Museums, historic ship owners, and preservationists in Washington State have called on the state’s congressional delegation to support a bill that could lead to a special maritime heritage area covering the coast and Puget Sound. Thirty-two members of the House–21 Democrats and 11 Republicans–are co-sponsoring HR 445, the National Heritage Area Act of 2013. The bill would authorize a National Heritage Area Program, which may include a new Maritime Washington National Heritage Area celebrating the maritime history of the state. None of the bill’s co-sponsors are from Washington State.
National Heritage Areas are designated by Congress to highlight the historical importance of specific geographic locations in the U.S. Although 39 National Heritage Areas already exist, HR 445 would formally define heritage areas and set out a formal process for creating one. The areas are administered by the National Park Service; most are located east of the Mississippi River. A similar proposal to create a heritage area near the mouth of the Columbia River died after local property owners argued the law might infringe on their property rights.
The bill is assigned to the House Committee on Natural Resources, which is chaired by Rep. Doc Hastings of Washington’s 4th District. The conservative Republican has a reputation for hostility toward measures that extend government authority or influence over private property.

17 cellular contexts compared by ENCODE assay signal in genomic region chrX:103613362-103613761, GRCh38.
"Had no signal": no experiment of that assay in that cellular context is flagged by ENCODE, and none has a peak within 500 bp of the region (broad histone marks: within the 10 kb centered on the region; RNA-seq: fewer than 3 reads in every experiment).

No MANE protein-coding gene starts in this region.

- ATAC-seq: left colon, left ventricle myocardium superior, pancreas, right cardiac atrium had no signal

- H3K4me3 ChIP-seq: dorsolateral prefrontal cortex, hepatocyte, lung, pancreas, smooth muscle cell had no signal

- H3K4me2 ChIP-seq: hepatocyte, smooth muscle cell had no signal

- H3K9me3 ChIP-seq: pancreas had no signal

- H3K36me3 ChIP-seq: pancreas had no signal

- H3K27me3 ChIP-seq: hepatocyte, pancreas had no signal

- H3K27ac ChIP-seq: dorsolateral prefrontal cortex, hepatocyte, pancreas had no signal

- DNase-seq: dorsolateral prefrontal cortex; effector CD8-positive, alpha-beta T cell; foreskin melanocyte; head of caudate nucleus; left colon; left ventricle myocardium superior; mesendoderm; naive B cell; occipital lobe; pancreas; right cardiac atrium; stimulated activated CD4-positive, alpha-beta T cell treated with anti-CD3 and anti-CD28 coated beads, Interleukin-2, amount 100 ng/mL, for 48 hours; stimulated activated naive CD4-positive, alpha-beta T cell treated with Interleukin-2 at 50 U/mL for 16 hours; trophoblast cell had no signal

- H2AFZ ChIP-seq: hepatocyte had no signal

The call this month by the Pacific Northwest Maritime Heritage Council is the second this year. In May, the organization asked the state’s heritage organizations to send letters to Congress endorsing HR 445. As well as recognizing history, supporters believe national heritage areas encourage the development of heritage tourism, especially in smaller communities.
The PNMHC statement also called on Washington Governor Jay Inslee and the state legislature to create a state version of the proposed national heritage area. “The hope is that building support at the state level for the proposal will add the state’s voice to the call for national designation,” according to a news release.